Sunstein, however, is also a plausible Supreme Court candidate. (My own, utterly unfounded, speculation, is that former Harvard Law dean Elena Kagan, Obama’s pick for solicitor general, would get any first seat that opens up; Sunstein has a reasonable shot at a second seat the basis of being one of the finest and most articulate constitutional scholars of his generation). In this light, the book merits some careful reading.

Perhaps predictably for a proponent of judicial minimalism, Sunstein does not try to clarify where he falls in relation to Burkean minimalism. But his discussions suggests he is committed to a liberal, relatively aggressive view of the Equal Protection Clause (at least on gender and race), while finding much room for deference on matters of national security. His cautious approach to the relevance of foreign law to American judicial decision-making, and his ultimate rejection of the practice, will please conservatives even though citation of foreign law need not always have a conservative or a liberal bias.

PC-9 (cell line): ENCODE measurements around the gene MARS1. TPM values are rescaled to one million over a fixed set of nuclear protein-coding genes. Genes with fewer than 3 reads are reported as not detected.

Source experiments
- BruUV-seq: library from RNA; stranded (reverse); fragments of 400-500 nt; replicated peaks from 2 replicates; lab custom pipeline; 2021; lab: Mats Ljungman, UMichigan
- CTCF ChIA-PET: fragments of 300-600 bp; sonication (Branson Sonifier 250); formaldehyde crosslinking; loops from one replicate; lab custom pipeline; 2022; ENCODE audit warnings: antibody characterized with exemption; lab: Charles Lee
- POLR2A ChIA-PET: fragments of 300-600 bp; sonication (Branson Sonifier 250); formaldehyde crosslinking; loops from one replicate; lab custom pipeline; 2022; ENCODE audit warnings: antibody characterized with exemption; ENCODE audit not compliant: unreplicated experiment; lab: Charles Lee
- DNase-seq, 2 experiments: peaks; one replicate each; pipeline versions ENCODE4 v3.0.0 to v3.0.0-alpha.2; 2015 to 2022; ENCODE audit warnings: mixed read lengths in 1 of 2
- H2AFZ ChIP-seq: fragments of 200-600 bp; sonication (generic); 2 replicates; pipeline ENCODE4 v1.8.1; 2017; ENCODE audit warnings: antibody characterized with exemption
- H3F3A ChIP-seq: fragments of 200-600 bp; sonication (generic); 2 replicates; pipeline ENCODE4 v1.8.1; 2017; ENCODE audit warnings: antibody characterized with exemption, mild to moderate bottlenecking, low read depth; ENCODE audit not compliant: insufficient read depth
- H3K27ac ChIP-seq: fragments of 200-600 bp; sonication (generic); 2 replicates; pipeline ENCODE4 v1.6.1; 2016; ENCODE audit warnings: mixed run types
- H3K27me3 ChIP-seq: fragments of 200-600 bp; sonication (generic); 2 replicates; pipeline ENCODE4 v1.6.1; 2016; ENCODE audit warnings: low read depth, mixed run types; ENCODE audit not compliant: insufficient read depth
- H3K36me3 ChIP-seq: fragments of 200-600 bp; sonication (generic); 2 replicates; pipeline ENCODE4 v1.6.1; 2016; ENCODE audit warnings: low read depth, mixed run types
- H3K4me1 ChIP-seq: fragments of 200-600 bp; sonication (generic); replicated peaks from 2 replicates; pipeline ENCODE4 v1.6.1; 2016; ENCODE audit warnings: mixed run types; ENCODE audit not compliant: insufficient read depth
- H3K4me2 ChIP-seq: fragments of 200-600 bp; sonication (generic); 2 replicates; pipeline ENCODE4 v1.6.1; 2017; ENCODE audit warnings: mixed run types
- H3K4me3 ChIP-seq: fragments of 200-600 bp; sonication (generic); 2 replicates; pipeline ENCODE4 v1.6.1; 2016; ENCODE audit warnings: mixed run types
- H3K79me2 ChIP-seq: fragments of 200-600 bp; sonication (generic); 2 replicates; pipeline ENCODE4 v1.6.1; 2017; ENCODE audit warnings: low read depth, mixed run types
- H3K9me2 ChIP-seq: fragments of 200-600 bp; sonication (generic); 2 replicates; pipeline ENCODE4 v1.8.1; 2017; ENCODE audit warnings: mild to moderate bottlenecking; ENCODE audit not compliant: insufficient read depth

Ultimately, Sunstein does not seem, at least temperamentally, a Burkean minimal. He also discerns a class of justices who he labels “rationalist minimalist.” Justices Ruth Bader Ginsburg and Stephen Breyer, he says, fall into this camp.

‘A Constitution of Many Minds” does not quite come out and say so, but Sunstein too likely is in this category. His relentless attention to new possibilities and openness to innovative developments in fields neighboring the law make him a rationalist as well as a minimalist. On the current Court, though, a dose of rationalism may be no bad thing.

Aziz Huq
is associate counsel at the Brennan Center for Justice at New York University School of Law.